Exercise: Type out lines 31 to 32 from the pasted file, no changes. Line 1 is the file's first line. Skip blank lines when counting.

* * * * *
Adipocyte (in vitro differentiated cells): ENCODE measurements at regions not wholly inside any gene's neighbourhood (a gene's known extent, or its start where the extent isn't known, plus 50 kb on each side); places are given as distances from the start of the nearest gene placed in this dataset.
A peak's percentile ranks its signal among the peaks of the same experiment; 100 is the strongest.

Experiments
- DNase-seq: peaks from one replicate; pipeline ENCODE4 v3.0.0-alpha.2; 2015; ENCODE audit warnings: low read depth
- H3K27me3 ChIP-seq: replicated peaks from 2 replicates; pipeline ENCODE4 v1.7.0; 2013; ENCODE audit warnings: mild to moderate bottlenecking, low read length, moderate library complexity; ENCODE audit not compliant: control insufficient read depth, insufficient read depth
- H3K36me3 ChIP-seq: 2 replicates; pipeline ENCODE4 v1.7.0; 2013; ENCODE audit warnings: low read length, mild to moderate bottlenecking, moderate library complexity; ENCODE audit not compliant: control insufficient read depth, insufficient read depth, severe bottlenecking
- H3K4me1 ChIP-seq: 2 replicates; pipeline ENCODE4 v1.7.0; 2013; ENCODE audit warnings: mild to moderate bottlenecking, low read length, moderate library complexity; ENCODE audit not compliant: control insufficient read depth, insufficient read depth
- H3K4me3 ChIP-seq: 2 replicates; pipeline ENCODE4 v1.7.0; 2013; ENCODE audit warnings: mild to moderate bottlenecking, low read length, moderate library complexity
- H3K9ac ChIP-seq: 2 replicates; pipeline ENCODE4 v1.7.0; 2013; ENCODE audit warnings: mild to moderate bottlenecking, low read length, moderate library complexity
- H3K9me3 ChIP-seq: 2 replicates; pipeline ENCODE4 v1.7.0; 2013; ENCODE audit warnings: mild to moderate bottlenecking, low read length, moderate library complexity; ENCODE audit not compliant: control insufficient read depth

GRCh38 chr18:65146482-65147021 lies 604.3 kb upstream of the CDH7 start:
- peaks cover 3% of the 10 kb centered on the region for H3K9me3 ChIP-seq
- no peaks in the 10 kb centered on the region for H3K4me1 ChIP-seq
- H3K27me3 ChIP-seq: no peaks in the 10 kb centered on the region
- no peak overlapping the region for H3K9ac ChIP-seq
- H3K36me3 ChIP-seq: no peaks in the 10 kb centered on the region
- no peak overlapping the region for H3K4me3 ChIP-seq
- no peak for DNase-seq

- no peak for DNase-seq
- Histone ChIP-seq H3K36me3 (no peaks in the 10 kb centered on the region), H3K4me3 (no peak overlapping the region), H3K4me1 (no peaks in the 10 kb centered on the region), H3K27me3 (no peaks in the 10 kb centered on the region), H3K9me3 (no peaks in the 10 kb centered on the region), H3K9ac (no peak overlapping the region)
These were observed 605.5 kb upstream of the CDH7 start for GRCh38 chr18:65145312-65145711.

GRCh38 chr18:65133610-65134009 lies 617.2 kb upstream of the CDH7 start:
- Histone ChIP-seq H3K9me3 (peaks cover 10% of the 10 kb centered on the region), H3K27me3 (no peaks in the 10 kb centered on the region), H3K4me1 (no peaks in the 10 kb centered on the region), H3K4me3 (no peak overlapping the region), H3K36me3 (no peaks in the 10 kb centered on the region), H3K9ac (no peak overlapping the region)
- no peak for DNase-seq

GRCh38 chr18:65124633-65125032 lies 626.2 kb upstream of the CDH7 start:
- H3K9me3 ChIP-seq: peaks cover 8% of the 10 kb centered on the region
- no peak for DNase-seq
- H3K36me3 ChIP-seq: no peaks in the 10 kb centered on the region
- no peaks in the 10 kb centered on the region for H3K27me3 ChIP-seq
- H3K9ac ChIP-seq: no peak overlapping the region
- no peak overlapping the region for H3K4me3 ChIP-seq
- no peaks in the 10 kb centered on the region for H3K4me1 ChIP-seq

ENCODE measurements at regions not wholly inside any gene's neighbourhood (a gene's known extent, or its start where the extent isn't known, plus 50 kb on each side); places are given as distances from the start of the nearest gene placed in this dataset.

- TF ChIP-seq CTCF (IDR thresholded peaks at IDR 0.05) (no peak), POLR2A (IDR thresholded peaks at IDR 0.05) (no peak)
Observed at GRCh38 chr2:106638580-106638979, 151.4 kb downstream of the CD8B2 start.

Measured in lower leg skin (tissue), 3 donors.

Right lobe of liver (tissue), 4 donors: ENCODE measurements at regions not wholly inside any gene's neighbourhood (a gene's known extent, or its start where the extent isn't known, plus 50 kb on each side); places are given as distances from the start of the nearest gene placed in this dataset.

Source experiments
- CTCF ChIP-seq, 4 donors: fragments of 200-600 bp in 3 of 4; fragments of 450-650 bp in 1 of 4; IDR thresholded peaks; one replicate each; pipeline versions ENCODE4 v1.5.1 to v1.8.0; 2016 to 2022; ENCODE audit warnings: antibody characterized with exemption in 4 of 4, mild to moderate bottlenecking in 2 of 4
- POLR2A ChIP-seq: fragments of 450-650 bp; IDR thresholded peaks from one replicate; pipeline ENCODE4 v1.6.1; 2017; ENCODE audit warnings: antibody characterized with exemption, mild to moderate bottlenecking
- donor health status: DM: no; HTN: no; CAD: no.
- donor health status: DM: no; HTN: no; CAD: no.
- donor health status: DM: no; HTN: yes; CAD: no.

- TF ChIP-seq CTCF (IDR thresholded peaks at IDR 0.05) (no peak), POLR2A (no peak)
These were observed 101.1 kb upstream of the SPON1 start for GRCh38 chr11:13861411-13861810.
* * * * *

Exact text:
- no peak overlapping the region for H3K4me3 ChIP-seq
- no peaks in the 10 kb centered on the region for H3K4me1 ChIP-seq